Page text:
Another new announcement is App Passwords - meaning that you will no longer have to log into Facebook apps with the same credentials that you use for your Facebook account. It's certainly a good idea not to use your Facebook password with anybody other than Facebook - so it's good to hear that Facebook will be offering this new privacy option.

Similar Infographic posts :
READ MORE - iPhone vs. Android: The Social App Activities That Set Users Apart [Infographic]

Sendoid: Finally, Sharing Big Files Isn’t A Huge Pain


Name: Sendoid
Quick Pitch: Sendoid allows for instant and private large file transfer in the browser.
Genius Idea: Peer-to-peer file transfer.





With this in-browser transfer experience, the user selects a file and gets a link to share with the recipient. Upon receipt of the peer link, the recipient is securely connected to the sender’s machine, and the file is transferred directly from the sender to the receiver without passing through Sendoid’s servers. It’s this peer-to-peer exchange that makes Sendoid so fast.




Sendoid’s browser-based file transfer service maxes out for files around 1 GB, but the startup also offers a desktop application for transferring files of unlimited size. There’s no cost for either option, and Sendoid has no plans to introduce fees based on file size or transfer frequency. “It shouldn’t cost money to send a 1 GB file,” says Egan. “It just doesn’t make sense anymore. The technology has caught up.”

The file transfer experience heretofore has been clunky, client-based, slow and expensive for end users. Plus, Sendoid believes the demand for sending larger files, especially in the form of high resolution digital photographs, is growing. For these reasons, Egan and fellow co-founder Zac Morris believe the startup is launching at just the right time.

“The technology is here now to move large amounts of data inexpensively,” says Egan. “And this is about the moment in time when file sizes for consumers are crossing the threshold [in size] and are no longer able to be transferred through traditional means.”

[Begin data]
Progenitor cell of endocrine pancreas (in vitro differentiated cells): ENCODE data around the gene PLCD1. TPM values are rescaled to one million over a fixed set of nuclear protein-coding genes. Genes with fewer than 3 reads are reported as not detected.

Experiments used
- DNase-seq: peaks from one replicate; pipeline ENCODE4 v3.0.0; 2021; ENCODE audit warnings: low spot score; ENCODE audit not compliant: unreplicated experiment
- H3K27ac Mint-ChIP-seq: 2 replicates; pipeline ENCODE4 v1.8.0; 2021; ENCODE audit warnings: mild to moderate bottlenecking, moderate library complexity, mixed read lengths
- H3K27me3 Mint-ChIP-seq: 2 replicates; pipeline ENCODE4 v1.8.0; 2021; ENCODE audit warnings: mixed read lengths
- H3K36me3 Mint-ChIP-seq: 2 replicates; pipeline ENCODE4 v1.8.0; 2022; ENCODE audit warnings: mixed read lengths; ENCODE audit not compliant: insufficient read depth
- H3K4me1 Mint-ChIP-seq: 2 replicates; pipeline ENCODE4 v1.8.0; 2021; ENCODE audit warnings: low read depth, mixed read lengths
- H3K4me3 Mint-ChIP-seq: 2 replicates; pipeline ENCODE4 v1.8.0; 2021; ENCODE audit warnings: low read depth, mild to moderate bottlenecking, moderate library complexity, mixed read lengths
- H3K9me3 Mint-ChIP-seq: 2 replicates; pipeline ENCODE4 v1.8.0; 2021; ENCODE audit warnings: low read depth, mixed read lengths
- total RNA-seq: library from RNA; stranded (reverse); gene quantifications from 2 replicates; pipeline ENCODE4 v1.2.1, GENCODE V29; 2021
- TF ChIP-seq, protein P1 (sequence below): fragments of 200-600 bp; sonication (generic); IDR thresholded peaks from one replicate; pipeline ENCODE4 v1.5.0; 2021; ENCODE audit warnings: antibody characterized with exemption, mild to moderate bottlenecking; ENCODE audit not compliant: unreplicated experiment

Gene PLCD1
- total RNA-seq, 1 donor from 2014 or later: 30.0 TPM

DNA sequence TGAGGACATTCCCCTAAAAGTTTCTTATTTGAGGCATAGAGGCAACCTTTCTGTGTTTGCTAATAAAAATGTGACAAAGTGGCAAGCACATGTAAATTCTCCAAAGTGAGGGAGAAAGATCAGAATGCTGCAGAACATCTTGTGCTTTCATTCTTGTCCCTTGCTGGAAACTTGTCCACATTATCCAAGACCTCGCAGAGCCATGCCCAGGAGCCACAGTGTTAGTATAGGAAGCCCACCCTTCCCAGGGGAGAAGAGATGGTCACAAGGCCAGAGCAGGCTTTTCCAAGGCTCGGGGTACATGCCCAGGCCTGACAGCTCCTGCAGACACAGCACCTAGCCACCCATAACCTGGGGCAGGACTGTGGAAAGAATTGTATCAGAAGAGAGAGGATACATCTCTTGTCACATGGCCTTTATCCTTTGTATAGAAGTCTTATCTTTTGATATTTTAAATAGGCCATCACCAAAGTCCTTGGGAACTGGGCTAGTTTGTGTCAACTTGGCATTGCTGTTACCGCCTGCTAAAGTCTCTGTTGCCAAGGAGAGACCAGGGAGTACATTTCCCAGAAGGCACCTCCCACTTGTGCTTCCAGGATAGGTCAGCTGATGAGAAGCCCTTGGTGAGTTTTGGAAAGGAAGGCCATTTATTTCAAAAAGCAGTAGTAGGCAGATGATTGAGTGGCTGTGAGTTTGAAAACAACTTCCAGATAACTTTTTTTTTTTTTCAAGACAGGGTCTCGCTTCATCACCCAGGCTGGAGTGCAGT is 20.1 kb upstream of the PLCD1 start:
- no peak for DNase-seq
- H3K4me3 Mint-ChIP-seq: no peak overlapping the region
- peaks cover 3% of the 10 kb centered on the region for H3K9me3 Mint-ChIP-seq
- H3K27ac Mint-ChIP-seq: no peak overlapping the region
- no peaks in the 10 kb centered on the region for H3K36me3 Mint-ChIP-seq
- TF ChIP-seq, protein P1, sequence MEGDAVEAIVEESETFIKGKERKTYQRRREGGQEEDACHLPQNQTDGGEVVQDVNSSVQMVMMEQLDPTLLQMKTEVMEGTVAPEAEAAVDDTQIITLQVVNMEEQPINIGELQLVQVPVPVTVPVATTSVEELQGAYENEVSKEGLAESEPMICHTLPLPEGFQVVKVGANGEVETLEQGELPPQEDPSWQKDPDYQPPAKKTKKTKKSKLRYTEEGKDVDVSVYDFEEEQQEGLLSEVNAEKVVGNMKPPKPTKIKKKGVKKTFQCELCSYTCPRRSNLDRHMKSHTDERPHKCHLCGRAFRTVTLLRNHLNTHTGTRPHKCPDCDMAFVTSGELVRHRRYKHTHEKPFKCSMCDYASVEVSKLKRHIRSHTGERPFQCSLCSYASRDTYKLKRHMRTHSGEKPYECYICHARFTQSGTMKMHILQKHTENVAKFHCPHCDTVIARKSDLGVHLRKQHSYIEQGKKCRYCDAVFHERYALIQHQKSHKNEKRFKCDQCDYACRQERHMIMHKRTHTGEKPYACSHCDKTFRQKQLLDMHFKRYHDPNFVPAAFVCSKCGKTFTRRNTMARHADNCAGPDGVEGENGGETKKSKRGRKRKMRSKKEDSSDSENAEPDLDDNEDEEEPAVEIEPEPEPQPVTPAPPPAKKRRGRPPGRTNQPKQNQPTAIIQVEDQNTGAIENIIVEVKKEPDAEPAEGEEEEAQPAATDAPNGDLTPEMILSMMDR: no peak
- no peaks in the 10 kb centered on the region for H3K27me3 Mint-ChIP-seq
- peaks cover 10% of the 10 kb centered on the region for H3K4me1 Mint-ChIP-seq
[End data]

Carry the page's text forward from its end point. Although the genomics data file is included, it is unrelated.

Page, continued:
It’s a cool service and, from my experience thus far, is quick and easy. So check it out.


Note that I did not mention Dropbox, Box.net, or Ge.tt. All three of these companies offer fantastic services and, of the three I personally use Dropbox all the time — for work and personal file sharing. But, rather than debate which is the service to end all services, it’s probably best to see Sendoid as a complement to these file sharing tools. Each of them are, really, cloud-enabled file hosting services that offer sharing, and sync.

Sendoid differs in that it is peer-to-peer direct, so there’s no cloud and no size limit. So, if you take the example of Dropbox, you have a 2GB limitation (for starters), whereas Sendoid allows you to transfer those big 100MB+ files you have on Dropbox directly to another party’s hard drive. Though Dropbox is pretty reliable, services like Sendoid allow you avoid having to rely on the provider to always have their cloud up and running. The person receiving the file can start downloading without having to wait for you to upload and, in terms of transfer speed, it’s really as fast as your and your recipient’s network connections. If you’re working with fast networks, it’s a breeze. So if you need to transfer a big file to a colleague who lives across the country, and need to do it fast and securely, I’d say Sendoid is worth trying.


READ MORE - Sendoid: Finally, Sharing Big Files Isn’t A Huge Pain